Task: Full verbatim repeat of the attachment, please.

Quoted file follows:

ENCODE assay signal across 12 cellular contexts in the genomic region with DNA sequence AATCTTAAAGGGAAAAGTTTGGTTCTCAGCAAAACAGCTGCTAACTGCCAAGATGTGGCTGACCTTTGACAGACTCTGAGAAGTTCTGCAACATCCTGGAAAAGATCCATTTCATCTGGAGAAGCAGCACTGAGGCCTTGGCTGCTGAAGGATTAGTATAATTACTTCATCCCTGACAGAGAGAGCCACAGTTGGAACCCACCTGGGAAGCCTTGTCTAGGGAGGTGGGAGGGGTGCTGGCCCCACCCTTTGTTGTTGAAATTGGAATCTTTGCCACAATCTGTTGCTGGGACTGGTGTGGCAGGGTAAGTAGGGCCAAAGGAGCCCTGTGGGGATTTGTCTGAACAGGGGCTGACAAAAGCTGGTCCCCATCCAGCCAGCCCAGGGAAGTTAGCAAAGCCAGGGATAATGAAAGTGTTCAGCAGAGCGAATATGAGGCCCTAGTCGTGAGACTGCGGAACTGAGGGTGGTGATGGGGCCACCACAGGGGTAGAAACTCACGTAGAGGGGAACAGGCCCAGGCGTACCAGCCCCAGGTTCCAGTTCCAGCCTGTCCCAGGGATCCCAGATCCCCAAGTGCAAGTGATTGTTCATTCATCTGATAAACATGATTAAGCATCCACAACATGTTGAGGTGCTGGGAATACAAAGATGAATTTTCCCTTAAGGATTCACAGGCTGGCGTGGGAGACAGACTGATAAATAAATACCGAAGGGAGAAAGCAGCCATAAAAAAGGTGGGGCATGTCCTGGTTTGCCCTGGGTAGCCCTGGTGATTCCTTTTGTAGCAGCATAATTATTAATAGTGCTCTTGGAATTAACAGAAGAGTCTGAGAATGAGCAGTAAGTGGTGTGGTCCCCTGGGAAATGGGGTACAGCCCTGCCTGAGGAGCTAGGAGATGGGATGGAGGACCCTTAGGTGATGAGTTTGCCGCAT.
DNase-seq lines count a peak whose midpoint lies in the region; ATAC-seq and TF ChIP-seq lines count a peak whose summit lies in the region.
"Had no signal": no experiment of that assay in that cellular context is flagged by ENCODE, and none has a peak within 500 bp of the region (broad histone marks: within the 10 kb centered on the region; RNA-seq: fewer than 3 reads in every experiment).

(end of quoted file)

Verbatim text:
ENCODE assay signal across 12 cellular contexts in the genomic region with DNA sequence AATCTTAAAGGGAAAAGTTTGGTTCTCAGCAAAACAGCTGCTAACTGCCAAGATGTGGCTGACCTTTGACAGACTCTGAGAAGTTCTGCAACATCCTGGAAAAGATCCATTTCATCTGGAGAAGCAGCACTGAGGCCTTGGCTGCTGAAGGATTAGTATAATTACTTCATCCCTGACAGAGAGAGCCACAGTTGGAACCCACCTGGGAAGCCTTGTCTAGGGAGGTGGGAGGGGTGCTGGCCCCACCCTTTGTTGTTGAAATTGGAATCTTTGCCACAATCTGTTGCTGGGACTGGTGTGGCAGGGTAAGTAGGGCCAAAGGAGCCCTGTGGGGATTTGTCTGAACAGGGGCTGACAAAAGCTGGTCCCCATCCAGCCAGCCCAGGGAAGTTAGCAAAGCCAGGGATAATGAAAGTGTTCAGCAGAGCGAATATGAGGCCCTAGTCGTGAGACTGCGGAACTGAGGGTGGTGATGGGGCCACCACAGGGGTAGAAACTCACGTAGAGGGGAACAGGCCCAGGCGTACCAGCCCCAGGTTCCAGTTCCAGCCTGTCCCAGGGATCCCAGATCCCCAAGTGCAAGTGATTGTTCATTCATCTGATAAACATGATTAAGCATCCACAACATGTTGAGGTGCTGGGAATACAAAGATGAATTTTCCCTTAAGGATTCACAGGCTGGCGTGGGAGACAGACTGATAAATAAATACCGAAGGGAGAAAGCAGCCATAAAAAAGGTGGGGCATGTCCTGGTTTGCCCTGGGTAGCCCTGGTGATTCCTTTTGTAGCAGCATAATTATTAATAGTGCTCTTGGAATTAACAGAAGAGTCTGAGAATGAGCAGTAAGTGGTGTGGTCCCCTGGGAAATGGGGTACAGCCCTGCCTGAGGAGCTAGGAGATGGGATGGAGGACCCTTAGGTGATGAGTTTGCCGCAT.
DNase-seq lines count a peak whose midpoint lies in the region; ATAC-seq and TF ChIP-seq lines count a peak whose summit lies in the region.
"Had no signal": no experiment of that assay in that cellular context is flagged by ENCODE, and none has a peak within 500 bp of the region (broad histone marks: within the 10 kb centered on the region; RNA-seq: fewer than 3 reads in every experiment).